Vacuum Bags: Thoughts on Beating the Inner Editor

lost toy bitsVroom! Pt! Ptta! Clack!  No, my vacuum cleaner’s not broken. It’s just that when my kids clean up their toys, they inevitably miss a few little pieces, camouflaged in the dense pattern of the oriental carpet. They hate losing pieces, so in addition to increased vigilance at clean-up time, we’ve established a fail-proof method of retrieving lost toy bits.

Whenever the vacuum bag is full, we take it outside, place it in on a disposable plain surface,  and carefully cut open the bag. Then, using tweezers and sticks, we gently and methodically go through the contents. As each lost item is found, my kids rejoice. It’s almost like Christmas morning emerging from a vacuum bag! Over the years, this strategy has saved countless doll accessories, beads, and Lego pieces from being thrown away.

If you think about it, the “delete” button on your computer is a lot like a vacuum cleaner. When I first began writing, I pressed “delete” far too often to vacuum up words or phrases I didn’t like. At the end of the day, I’d find myself staring at one or two flat, stiff paragraphs or verses and all the variations I’d played with and then hastily “vacuumed up” were gone forever!  I quickly learned it was too early in the process to be tossing phrases out.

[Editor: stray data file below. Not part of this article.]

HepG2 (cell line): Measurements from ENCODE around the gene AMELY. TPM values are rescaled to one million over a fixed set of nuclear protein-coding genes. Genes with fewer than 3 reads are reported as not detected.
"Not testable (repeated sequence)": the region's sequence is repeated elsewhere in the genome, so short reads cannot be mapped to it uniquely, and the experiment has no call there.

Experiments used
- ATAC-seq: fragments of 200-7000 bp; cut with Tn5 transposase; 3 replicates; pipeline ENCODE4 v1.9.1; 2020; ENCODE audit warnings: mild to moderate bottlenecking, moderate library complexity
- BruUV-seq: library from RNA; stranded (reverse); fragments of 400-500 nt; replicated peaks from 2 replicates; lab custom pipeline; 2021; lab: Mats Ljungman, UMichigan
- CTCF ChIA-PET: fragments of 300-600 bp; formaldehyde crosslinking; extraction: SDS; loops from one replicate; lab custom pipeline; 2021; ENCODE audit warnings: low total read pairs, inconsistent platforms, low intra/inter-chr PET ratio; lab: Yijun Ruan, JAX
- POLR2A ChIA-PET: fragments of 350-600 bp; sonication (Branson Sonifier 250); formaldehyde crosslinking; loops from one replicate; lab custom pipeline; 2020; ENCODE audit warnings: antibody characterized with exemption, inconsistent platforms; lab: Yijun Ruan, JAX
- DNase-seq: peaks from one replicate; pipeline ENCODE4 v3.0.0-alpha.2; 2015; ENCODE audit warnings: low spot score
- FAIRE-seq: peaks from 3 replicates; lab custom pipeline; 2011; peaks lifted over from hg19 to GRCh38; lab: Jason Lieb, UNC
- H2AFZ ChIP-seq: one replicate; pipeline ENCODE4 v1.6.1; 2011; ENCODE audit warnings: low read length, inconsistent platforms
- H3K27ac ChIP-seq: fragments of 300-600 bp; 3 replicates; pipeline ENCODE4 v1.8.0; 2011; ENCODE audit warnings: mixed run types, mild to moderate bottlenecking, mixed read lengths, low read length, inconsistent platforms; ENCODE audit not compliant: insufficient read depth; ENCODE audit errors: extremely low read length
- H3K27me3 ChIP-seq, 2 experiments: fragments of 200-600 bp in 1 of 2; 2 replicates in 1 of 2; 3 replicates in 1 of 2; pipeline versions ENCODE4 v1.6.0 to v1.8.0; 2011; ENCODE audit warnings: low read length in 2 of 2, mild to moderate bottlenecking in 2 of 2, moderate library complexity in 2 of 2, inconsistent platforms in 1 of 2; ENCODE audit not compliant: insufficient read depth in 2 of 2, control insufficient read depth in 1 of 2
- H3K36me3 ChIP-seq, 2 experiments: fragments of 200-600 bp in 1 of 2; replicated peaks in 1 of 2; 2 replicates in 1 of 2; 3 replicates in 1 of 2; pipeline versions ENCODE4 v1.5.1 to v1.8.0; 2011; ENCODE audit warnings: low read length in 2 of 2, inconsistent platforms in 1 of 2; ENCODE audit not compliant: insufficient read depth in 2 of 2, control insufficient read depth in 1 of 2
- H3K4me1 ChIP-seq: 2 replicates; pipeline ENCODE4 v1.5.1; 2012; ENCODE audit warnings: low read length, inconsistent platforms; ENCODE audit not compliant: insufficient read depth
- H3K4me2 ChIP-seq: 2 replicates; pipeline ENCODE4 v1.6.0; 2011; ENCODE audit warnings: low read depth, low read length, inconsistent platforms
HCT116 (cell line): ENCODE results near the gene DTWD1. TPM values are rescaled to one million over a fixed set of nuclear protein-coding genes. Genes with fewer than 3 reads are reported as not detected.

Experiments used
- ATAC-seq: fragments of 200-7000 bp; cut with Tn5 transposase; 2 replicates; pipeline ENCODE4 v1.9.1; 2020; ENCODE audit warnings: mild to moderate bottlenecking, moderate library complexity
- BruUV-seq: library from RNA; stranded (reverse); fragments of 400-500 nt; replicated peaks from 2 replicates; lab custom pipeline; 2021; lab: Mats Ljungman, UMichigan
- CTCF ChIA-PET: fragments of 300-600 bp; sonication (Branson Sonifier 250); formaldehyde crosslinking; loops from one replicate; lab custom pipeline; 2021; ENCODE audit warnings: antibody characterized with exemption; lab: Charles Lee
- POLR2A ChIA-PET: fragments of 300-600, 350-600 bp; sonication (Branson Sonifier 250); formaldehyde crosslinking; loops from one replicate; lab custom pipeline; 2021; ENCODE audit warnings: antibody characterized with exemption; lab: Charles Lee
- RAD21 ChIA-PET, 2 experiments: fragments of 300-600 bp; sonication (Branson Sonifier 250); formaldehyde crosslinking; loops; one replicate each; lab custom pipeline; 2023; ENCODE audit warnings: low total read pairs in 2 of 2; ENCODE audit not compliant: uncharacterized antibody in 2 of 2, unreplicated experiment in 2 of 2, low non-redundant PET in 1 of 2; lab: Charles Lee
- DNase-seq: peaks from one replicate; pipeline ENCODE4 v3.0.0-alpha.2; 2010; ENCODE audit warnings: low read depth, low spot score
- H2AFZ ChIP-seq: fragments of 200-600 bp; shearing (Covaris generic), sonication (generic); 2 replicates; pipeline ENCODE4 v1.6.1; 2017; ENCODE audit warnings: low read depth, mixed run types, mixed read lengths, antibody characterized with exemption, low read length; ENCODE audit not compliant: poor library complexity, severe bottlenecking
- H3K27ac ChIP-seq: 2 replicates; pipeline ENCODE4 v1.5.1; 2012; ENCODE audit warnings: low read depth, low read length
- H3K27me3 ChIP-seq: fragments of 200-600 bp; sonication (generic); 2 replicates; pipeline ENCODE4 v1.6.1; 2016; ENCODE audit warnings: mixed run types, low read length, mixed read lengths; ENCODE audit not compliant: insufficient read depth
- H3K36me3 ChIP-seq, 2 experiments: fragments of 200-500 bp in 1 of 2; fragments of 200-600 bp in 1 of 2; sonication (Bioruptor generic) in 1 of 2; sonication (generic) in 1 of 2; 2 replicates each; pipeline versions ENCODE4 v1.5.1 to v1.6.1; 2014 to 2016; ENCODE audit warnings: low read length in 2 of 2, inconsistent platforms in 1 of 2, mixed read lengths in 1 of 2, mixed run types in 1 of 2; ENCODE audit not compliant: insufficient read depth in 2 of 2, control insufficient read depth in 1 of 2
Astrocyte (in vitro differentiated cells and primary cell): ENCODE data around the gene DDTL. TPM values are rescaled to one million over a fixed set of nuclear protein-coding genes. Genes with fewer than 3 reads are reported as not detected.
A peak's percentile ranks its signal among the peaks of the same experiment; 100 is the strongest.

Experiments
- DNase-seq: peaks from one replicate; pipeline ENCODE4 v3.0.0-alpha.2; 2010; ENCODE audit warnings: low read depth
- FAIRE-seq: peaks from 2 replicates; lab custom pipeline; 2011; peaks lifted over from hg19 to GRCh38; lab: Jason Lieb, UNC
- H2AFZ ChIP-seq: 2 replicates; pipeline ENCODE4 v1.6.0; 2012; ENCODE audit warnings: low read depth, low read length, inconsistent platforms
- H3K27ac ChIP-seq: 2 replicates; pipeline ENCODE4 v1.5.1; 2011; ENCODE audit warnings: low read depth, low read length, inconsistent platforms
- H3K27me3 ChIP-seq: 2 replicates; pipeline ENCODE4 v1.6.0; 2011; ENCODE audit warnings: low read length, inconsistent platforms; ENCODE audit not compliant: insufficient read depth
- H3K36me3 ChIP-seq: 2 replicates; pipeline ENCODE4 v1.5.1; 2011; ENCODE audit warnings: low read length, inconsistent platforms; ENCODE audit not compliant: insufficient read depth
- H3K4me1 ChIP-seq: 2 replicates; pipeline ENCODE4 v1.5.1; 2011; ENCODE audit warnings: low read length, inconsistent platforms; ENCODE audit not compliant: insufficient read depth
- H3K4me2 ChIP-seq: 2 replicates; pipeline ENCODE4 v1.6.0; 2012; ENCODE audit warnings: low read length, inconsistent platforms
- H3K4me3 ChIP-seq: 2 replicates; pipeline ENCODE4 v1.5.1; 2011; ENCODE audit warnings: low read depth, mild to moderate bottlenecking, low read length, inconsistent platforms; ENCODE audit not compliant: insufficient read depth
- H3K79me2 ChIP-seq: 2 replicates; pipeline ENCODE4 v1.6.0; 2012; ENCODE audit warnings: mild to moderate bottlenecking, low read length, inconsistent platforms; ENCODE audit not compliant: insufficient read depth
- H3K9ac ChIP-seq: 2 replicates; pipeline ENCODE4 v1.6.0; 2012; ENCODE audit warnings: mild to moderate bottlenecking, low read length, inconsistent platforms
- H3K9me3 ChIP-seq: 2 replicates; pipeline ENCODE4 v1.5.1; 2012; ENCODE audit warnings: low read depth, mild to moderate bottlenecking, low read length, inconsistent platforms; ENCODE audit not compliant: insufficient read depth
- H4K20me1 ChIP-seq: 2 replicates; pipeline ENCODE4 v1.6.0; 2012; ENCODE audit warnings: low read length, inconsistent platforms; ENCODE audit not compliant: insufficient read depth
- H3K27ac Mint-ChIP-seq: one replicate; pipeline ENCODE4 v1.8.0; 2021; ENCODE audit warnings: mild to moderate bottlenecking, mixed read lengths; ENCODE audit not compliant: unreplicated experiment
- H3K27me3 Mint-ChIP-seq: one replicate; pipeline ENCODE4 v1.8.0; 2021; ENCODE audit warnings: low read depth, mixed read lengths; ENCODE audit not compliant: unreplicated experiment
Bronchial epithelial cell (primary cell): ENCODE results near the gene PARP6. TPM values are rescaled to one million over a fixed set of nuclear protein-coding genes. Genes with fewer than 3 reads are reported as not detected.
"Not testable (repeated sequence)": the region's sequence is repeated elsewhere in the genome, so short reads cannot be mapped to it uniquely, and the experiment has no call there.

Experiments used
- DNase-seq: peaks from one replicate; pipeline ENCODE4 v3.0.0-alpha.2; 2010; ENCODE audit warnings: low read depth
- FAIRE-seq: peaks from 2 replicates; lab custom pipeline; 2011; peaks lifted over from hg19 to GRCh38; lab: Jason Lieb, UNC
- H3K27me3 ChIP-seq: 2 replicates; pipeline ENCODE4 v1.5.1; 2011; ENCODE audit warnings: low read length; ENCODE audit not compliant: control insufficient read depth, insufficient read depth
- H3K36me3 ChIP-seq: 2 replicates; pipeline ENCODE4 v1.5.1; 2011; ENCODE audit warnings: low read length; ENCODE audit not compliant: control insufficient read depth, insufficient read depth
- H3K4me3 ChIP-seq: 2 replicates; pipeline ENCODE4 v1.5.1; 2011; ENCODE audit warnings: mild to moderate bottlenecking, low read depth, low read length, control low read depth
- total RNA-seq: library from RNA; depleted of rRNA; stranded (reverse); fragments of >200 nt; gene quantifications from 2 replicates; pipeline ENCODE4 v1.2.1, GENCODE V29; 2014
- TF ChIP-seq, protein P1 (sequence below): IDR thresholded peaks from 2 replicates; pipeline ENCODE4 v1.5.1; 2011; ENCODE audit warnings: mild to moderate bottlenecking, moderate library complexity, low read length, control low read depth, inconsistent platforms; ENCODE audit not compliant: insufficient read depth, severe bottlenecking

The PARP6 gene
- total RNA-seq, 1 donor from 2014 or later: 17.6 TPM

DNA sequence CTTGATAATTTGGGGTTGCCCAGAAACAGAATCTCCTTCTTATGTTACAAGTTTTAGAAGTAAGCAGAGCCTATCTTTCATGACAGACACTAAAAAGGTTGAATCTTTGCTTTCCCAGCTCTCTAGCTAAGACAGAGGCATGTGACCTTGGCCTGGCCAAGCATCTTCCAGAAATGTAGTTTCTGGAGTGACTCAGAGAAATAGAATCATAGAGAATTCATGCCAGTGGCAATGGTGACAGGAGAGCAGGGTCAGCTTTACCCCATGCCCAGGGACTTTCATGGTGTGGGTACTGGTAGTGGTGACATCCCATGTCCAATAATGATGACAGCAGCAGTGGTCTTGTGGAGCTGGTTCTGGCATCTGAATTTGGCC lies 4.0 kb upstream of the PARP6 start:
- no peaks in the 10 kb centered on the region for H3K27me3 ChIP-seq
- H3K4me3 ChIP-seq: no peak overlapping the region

Here are four strategies I use now to keep my inner editor from throwing away words too soon.

Ditch the eraser. When writing longhand I never, ever cross out or erase anything.   Instead, I put my extra thoughts in parentheses or write two versions – one right after the other – separated by dashes.

Keep a word repository. When typing, I don’t permanently delete anything. Instead I “cut” the phrase or sentence that I think isn’t working and “paste” it in a repository at the end of the document. That way ALL my thoughts are captured and preserved, so when it comes to revising I have lots to work with.

Save and date drafts. Throughout the writing process, I keep a separate file for each piece, saving and dating “in-progress” copies of each round of revision. This helps me see the progress and journey my piece has made so far, which in turn helps me shape and polish the final version.

Be prepared. Wherever I go, I try to keep pen and paper handy so I don’t lose phrases or potential story twists that pop in my head.  Safe on paper, I can transfer them to the appropriate project file to be excavated as the project progresses.

How about you?  How do you keep track of deletions/ additions as you write, revise, and polish your pieces?

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15 thoughts on “Vacuum Bags: Thoughts on Beating the Inner Editor

  1. Excellent tips. I used to be The Great Deleter. So much so that there was always just one version of each piece I was working on. I have only recently started saving each draft as it stands each day. I actually feel like I can breathe better using this strategy.